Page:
HERE’S the honest answer to today’s question:  Anywhere and everywhere!

OK, I realize that’s not especially helpful.

With my clients, I tend to distinguish between VALUES and GOALS.  A goal is something which you can achieve, and may periodically change.  Not too often, mind you, lest your employees get frustrated with the rate of change.

A value, on the other hand, is going to be stable, and in a sense, can never be perfectly achieved.  That’s why I call it foundational.  You’re never going to be able to treat your customers or employees absolutely perfect – and if you did, you’d want to continue that perfection unchanged.  You’re never going to have a perfect relationship with God, but that doesn’t mean you aren’t going to strive for it every day.

Your company’s values, then, stem directly from the owner’s deep convictions and outlook.  As you grow and develop, and as ownership changes, it can affect this foundation.  But when that happens, it can be a huge earthquake to managers and employees who have built their lives (or work lives, at least) around your business.

The most important values come from the things that the owner would never negotiate on:  “I wouldn’t even bother starting the company if we sacrificed that.”  This often includes morals and ethics, especially for people who are reading this blog.  Some are strong enough in their religious beliefs that they may add those into the mix.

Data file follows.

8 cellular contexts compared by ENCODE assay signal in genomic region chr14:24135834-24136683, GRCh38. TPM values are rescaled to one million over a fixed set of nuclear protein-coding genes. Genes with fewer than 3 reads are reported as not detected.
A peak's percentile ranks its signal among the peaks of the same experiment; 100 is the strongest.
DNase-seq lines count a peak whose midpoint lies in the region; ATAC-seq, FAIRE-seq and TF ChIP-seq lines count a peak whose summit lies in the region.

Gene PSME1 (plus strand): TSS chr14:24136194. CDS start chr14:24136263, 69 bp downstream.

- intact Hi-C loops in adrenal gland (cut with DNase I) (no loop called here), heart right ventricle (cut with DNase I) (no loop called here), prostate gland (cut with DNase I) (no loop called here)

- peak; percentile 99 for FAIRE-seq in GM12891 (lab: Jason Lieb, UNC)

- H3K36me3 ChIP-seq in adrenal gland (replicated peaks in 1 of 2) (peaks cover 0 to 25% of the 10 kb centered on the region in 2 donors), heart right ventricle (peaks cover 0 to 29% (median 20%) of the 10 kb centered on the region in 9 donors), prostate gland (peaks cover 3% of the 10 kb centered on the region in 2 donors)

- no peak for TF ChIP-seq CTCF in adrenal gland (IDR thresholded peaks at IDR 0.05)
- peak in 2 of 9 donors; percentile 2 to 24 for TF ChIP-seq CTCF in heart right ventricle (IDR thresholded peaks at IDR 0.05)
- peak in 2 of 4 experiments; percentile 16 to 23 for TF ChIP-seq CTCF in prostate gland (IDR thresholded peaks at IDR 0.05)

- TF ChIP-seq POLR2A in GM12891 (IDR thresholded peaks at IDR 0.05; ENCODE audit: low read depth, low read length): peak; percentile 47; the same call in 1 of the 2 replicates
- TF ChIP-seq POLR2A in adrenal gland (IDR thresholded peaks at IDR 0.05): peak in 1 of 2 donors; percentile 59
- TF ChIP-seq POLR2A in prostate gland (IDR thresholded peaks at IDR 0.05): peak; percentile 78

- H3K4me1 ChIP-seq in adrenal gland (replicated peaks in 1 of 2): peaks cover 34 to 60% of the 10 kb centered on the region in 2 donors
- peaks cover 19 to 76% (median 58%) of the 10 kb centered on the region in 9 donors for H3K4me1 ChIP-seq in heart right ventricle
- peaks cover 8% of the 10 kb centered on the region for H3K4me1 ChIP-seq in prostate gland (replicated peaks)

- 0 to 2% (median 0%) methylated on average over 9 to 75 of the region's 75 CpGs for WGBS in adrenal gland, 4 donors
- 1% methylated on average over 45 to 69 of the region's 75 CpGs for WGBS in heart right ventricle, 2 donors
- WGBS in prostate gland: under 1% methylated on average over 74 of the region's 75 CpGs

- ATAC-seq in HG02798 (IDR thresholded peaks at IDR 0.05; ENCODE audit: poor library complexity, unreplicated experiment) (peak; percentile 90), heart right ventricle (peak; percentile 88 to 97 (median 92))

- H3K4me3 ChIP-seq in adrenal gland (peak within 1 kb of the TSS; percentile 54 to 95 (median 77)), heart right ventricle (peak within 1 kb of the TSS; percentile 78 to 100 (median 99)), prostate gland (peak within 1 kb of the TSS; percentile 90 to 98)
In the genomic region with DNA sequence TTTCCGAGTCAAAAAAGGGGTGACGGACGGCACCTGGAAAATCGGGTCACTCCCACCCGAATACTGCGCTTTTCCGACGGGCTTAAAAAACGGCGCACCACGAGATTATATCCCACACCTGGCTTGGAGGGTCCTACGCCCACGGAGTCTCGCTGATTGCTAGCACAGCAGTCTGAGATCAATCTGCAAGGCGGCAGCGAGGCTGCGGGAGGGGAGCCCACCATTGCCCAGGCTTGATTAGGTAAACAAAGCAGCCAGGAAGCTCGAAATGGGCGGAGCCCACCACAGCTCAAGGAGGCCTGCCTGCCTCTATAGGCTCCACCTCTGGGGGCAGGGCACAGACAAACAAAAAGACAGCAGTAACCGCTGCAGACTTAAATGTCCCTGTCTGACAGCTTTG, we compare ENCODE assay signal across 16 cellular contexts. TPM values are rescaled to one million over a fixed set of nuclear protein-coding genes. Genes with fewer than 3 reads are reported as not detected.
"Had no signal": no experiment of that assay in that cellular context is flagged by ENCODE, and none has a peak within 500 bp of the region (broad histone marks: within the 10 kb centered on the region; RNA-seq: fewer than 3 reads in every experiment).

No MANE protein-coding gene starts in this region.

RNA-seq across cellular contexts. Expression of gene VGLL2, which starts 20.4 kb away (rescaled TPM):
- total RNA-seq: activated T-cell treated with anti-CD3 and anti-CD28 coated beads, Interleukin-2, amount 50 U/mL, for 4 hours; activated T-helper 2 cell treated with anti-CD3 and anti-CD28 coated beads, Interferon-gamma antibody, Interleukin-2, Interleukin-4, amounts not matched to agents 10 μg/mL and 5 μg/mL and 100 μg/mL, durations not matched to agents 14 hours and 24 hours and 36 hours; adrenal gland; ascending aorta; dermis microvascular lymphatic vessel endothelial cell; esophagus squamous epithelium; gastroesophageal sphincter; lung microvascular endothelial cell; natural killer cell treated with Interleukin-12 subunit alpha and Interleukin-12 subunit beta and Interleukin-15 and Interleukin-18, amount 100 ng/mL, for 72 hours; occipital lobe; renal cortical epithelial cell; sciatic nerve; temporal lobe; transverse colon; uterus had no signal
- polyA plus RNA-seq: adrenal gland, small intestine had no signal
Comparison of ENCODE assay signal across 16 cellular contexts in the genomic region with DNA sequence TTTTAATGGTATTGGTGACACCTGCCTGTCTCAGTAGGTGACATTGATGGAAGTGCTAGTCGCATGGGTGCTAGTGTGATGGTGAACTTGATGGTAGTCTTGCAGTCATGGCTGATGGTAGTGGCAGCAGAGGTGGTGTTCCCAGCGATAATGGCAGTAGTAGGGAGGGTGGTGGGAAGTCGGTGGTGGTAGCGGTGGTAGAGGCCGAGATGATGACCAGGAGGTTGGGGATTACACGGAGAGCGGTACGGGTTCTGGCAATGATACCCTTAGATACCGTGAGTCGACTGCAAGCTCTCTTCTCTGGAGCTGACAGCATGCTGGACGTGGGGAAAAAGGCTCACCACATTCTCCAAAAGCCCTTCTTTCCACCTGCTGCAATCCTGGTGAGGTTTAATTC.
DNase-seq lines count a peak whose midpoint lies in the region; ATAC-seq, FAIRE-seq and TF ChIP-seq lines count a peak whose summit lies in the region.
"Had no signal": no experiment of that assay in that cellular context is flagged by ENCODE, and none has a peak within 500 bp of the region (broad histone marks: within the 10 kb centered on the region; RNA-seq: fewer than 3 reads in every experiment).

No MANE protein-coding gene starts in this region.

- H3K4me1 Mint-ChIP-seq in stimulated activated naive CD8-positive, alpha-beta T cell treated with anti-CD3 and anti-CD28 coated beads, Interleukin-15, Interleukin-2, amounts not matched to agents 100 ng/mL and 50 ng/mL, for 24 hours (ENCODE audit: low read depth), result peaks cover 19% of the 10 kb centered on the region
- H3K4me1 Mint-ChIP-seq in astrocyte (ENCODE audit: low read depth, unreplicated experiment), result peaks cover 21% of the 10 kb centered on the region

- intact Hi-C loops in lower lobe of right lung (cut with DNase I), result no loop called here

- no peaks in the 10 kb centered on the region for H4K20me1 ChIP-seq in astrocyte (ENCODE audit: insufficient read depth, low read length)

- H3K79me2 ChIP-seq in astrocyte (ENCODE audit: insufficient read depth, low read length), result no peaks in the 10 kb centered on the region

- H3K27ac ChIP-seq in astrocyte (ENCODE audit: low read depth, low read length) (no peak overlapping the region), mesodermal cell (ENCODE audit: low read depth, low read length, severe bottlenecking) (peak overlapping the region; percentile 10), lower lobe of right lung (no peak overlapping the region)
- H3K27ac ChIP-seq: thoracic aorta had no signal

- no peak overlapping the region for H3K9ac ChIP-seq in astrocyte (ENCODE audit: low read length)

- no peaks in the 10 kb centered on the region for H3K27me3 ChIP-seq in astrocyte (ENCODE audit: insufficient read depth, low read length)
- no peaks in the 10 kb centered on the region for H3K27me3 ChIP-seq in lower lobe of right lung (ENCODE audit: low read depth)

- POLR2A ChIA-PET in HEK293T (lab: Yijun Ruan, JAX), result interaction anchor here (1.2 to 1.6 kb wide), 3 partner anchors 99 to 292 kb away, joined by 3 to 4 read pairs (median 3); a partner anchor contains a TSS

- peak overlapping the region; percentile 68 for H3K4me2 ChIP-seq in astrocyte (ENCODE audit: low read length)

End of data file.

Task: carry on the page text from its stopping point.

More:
As you might know, I worked for a large computer firm for over three decades.  When I first joined, a core philosophy was that this company never had layoffs.  This stemmed from a firm belief by the founders that this rigor would force them to make more intelligent decisions in hiring, and that it would create world-class employee loyalty.

It did.

But that world was shattered in the 1990s after changes in leadership, a market downturn, and pressures from the stock market.  Layoffs were instituted under various names, and continue to this day.

What I saw as an employee and manager in this company was devastating.  The largest casualty, of course, was employee loyalty, but that’s rippled into decreased customer service, unclear direction at many levels, even unethical and illegal activities.  That’s not all due to just layoffs, of course, but the entire corporate culture is very sick.

That’s what happens when you rock the foundation.   It can, and does, kill companies.

The lesson?  Choose wisely.  It really, really matters.

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